Women love to disqualify themselves from opportunity because they don’t “look the part.” Spoiler alert, the fact that you don’t fit in makes you born to stand out.
Did you have a time in your life where you had one of your greatest setbacks, but you bounced back from it stronger than ever? Can you share that story with us?
I built a print and education business that made millions of dollars in 2016. One day, that business was forced out of the market by circumstances completely out of my control. I remember panicking and having this “what are we going to do now?” moment. People depend on that product. We depend on the income. The good news is that I had created that business to meet needs. What people actually connected me to was the fact that I could plug products into the holes in their business. My value wasn’t just providing that business as a resource for my tribe. I was the resource. They were coming for me the whole time, not just the product. I would never have known without that setback.
Did you have any experiences growing up that have contributed to building your resiliency? Can you share a story?
I grew up, like many girls, in a home with parents who had a lot of personal baggage. A father who had a desperate and laser-focused desire for control and a mother who was addicted to peace. You can imagine the kind of environment that created. My childhood felt messy. As each of us worked to get our highest needs met, it created chaos, anger, resentment and eventually a complete breakdown. At an early age I learned that nobody is coming to save me. If I wanted something, it was going to be up to me to get it. That mindset has served me so much in my business and my life. It gives me permission to own my past, my mistakes, my life as my responsibility — even if I didn’t choose it. Which, ultimately, allows me to be able to take responsibility for my success.
Resilience is like a muscle that can be strengthened. In your opinion, what are 5 steps that someone can take to become more resilient? Please share a story or an example for each.
1. Take cold showers to show yourself first thing in the morning that you can do hard things. Turn it on as cold as you can for at least 60 seconds before you leave that shower.
2. Sit with your emotions. I tend to want to run away from hard feelings. Feelings aren’t good or bad. Sitting with them will allow you to move through them faster than avoiding them. You’ll need that when it comes time to say yes when you want to run away.
3. Work on building your confidence. Confidence is the secret weapon to resilience. For anyone else to believe you can, you must believe it first. Repeat your positive affirmations out loud, meditate, journal, get in the gym. Do whatever makes you feel confident.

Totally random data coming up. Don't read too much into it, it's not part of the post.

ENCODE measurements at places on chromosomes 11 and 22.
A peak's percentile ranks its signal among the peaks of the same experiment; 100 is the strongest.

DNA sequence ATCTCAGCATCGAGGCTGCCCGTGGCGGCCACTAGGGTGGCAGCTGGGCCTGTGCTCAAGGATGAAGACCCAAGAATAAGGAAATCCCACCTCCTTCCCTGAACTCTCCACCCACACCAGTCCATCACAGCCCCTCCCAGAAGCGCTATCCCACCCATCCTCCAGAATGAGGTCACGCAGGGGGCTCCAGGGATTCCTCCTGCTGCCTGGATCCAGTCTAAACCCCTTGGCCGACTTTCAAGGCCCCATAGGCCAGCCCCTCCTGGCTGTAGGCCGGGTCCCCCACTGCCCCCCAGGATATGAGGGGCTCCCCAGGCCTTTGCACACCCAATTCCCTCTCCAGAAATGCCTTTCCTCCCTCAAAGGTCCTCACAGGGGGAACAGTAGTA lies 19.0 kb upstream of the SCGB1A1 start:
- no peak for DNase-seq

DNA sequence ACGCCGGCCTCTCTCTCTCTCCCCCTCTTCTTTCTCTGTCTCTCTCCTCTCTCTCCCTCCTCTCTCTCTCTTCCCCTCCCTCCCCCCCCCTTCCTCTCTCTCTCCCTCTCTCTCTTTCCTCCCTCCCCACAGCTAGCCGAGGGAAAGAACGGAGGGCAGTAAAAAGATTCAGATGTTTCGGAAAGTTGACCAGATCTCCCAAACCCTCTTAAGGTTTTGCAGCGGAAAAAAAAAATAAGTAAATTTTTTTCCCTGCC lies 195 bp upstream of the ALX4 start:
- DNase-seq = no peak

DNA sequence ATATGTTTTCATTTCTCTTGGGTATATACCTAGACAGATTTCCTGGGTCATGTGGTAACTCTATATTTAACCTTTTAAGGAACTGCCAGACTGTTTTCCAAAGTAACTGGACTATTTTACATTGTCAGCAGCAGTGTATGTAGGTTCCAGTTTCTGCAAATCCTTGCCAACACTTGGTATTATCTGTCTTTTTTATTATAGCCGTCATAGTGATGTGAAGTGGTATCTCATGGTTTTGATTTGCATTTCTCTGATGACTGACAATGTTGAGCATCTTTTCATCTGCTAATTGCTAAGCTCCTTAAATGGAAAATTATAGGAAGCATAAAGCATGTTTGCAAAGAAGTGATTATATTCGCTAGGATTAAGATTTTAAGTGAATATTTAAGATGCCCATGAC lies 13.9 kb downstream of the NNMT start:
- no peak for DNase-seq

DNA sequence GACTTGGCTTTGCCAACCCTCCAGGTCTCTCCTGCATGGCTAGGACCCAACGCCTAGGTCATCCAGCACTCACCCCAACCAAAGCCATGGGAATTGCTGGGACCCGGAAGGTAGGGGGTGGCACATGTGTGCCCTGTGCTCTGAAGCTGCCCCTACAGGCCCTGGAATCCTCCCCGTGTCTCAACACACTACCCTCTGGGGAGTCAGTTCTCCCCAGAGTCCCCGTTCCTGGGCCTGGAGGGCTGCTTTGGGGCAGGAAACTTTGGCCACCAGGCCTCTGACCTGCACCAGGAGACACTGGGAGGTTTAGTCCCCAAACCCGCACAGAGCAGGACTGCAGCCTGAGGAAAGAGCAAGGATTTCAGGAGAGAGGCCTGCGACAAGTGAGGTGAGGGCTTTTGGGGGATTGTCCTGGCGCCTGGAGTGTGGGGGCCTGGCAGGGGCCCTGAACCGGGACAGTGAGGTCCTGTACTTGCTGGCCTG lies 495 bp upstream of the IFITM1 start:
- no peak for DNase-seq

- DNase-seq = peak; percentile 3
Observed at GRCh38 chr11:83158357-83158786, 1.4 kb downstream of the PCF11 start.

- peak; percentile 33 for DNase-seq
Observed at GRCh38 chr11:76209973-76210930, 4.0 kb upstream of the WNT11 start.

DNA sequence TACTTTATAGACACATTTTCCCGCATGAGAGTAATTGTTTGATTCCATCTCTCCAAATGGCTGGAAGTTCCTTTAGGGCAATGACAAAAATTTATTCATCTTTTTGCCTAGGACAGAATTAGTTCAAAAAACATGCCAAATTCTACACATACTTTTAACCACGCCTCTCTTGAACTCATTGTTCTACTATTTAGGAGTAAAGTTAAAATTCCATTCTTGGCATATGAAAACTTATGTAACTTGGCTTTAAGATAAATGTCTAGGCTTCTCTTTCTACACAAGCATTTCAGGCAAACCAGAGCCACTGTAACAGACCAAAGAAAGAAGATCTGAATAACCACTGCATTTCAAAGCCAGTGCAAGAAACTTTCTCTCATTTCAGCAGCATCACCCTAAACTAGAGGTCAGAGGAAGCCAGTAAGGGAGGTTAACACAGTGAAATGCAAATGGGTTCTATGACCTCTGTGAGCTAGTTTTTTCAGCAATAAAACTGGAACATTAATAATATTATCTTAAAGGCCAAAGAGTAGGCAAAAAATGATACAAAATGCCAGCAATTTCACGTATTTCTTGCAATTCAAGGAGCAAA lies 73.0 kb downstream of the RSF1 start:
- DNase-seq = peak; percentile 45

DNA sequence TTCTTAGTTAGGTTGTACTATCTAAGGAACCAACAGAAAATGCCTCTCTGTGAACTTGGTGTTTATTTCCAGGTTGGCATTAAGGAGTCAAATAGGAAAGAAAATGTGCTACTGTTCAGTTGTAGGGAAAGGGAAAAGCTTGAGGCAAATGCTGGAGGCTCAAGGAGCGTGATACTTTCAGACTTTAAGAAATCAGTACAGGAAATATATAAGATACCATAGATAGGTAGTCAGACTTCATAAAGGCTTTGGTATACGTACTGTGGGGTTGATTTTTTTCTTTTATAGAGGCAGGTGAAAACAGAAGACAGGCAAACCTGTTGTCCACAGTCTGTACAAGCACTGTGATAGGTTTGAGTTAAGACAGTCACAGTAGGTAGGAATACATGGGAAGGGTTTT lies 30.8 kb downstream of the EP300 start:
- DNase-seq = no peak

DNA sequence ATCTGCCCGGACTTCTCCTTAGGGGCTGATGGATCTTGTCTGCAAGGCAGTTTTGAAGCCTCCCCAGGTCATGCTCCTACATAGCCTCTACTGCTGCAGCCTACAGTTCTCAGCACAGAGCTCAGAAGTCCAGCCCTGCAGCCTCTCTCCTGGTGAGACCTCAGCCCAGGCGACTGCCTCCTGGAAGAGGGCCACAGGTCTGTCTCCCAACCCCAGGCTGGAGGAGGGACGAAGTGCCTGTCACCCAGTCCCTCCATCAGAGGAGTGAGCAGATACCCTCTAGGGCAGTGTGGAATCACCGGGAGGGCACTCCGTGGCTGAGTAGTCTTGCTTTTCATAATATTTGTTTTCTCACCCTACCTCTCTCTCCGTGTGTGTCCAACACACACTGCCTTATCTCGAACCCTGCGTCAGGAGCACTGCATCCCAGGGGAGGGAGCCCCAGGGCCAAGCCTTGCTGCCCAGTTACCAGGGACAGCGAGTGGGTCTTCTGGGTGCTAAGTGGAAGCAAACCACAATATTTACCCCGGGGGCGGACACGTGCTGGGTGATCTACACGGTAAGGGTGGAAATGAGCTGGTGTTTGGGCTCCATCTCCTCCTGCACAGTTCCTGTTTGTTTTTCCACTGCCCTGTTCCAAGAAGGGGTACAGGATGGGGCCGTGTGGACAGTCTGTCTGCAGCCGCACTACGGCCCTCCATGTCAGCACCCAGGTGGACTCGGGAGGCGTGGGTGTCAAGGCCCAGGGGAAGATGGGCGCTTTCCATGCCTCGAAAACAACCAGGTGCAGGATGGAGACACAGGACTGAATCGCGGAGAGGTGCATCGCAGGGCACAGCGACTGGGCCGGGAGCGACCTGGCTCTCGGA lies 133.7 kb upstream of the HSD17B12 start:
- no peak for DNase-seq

4. Get around resilient people. If your friend group isn’t resilient, there’s a good chance you won’t be either. There are people in our lives that come for a time and serve their purpose. Don’t hang around people that are going to bring you down. I think you’ll find that once you start spending time with people who level up, the people who don’t won’t be as exciting for you to be around. It’s the natural progression of relationships.
5. Understand why you’re doing what you do. If you aren’t emotionally connected to your business, your task or what you’re doing, it’s really hard to stay in the game when you hit a speed-bump. I find that having a really clear list of long-term goals along with action items that get me to those goals helps me know what I should be spending my time on and what isn’t a priority. It’s a lot easier to be resilient about something you’re emotionally invested in than not. Keep asking yourself why until you feel the emotion in your body (I find it’s around 5 times). Write that reason down and keep it close to where you work.
You are a person of great influence. If you could inspire a movement that would bring the most amount of good to the most amount of people, what would that be? You never know what your idea can trigger. :-)
If I could inspire any movement I’d love to be part of the “just say the thing” movement. We’re so concerned with hiding the imperfect — with everyone and everything. “If it’s not perfect they won’t like me, and I will fail” or “if it’s not perfect, I’m hurting my kids.” Perfection isn’t real no matter how many Instagram beauties tell you it is. Flawless isn’t real no matter how many beauty brands tell you it’s just a purchase away. I want more real. More grit. More imperfection. More truth. More mess.
Connection is born there. Real connection. The kind of connection that builds million-dollar empires. The kind of connection that builds tribes. The kind of connection that fuels fulfillment. That’s the movement I’d create.
We are blessed that some very prominent leaders read this column. Is there a person in the world, or in the US with whom you would love to have a private breakfast or lunch with, and why? He or she might just see this, especially if we tag them :-)
I want to know Seth Godin. He’s got such a unique view of business and I love the way he says in 3 words what takes the majority of us 3 pages. It’s an art form, really. I just want to sit at his feet and learn from him. He’s brilliant.
How can our readers follow you on social media?
Instagram: @lindsayteague is where I hang out the most. Find me there and let’s connect.